Stromatolite framework builders: ecosystems in a Cryogenian interglacial reef

Corkeron, M.L., and Slezak, P.R. (2020) Stromatolite framework builders: ecosystems in a Cryogenian interglacial reef. Australian Journal of Earth Sciences.

[img] PDF (Accepted Publisher Version) - Accepted Version
Restricted to Repository staff only

View at Publisher Website:


A convergence of climate, paleolatitude, basin evolution, water depth and seawater chemistry conditions, favourable for carbonate precipitation and preservation, facilitated initiation and sustained growth of the similar to 350 m-thick Arkaroola carbonate reef, part of the Balcanoona Formation, during the Cryogenian interglacial in South Australia's northern Flinders region. The reef is distinguished by its diverse stromatolitic framework; its internal architecture as exposed on the gorge walls of Kingsmill Creek, reveals spatial and temporal variability of the stromatolite assemblage. Growth of planar microbial biostromes initiated development of a stable carbonate substrate on underlying thick mudstone-to-sandstone. Once stabilised, a robust reef framework developed, first through vertical growth of large domical thrombolitic stromatolites forming stacked bioherms of metre-scale relief. Biological modification of the local environment through substrate stabilisation, wave-energy baffling and aggradationally driven shallowing then enabled an ecological succession of stromatolite forms from microbial biostrome colonisation through to a climax community of domal, columnar and branching stromatolites. The spatial and stratigraphic distribution of stromatolite forms along with allochthonous facies, including intraclastic, peloidal and oolitic grainstone and packstone, characterises development of a windward forereef, reef crest, reef flat and leeward back-reef lagoon. Variability of stromatolite forms across the reef structure indicates ecological adaptation of function and form to niche conditions. Microbial (stromatolite) growth in a range of forms overwhelmingly controlled carbonate production in the Arkaroola reef. The range of stromatolite forms and their facies distribution within the reef is consistent with biological control on ecosystem development and stabilisation analogous to those of Phanerozoic and modern reef ecosystems. The Arkaroola reef exhibits a comparable ecological succession within the evolutionary realm of cyanobacteria in the late Proterozoic. Furthermore, the Arkaroola reef records relative climatic and sea-level stability within the Cryogenian Period, notable for severe climatic upheaval.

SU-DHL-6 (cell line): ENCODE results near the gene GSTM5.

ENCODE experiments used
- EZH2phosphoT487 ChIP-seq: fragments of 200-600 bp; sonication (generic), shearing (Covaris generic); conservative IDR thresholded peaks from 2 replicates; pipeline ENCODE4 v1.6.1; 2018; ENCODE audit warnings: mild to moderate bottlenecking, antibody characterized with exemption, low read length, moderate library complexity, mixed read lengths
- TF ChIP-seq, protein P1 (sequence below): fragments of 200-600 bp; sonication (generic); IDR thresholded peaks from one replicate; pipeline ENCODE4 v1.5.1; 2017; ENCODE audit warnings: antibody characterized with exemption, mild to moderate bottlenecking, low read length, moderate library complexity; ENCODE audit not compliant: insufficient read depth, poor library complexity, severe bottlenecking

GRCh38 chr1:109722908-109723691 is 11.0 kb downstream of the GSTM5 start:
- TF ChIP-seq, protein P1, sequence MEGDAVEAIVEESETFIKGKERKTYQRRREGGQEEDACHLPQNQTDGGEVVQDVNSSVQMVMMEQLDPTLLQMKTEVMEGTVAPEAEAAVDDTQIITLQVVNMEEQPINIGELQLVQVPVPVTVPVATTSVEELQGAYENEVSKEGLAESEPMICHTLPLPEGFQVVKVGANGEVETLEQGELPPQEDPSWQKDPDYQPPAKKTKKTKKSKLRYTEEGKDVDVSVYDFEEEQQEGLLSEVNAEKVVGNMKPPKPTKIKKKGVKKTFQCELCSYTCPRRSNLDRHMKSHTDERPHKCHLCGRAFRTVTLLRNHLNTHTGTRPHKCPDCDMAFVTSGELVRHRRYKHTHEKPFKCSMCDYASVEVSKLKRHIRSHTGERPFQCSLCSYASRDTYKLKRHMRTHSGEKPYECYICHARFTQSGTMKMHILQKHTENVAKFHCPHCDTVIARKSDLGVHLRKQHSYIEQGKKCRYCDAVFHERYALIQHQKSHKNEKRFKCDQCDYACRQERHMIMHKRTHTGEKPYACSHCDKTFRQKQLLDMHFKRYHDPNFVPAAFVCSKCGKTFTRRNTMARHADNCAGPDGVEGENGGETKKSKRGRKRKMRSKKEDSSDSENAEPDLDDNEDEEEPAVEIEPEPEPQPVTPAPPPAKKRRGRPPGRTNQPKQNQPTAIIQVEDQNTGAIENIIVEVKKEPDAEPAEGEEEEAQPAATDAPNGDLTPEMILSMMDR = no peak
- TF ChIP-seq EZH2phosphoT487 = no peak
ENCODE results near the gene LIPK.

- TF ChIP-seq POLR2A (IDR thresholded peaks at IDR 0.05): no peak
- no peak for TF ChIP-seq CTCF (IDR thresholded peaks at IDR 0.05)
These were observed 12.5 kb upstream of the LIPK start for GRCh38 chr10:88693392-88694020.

Item ID: 62673
Item Type: Article (Research - C1)
ISSN: 1440-0952
Keywords: stromatolite, Cyrogenian reef, framework, microbial, northern Flinders Ranges, ecosystem, carbonate
Copyright Information: (C) Geological Society of Australia
Date Deposited: 01 Apr 2020 07:31
FoR Codes: 37 EARTH SCIENCES > 3705 Geology > 370506 Palaeontology (incl. palynology) @ 40%
37 EARTH SCIENCES > 3705 Geology > 370509 Sedimentology @ 40%
37 EARTH SCIENCES > 3705 Geology > 370510 Stratigraphy (incl. biostratigraphy, sequence stratigraphy and basin analysis) @ 20%
SEO Codes: 96 ENVIRONMENT > 9603 Climate and Climate Change > 960305 Ecosystem Adaptation to Climate Change @ 20%
97 EXPANDING KNOWLEDGE > 970104 Expanding Knowledge in the Earth Sciences @ 40%
97 EXPANDING KNOWLEDGE > 970106 Expanding Knowledge in the Biological Sciences @ 40%
Downloads: Total: 2
More Statistics

Actions (Repository Staff Only)

Item Control Page Item Control Page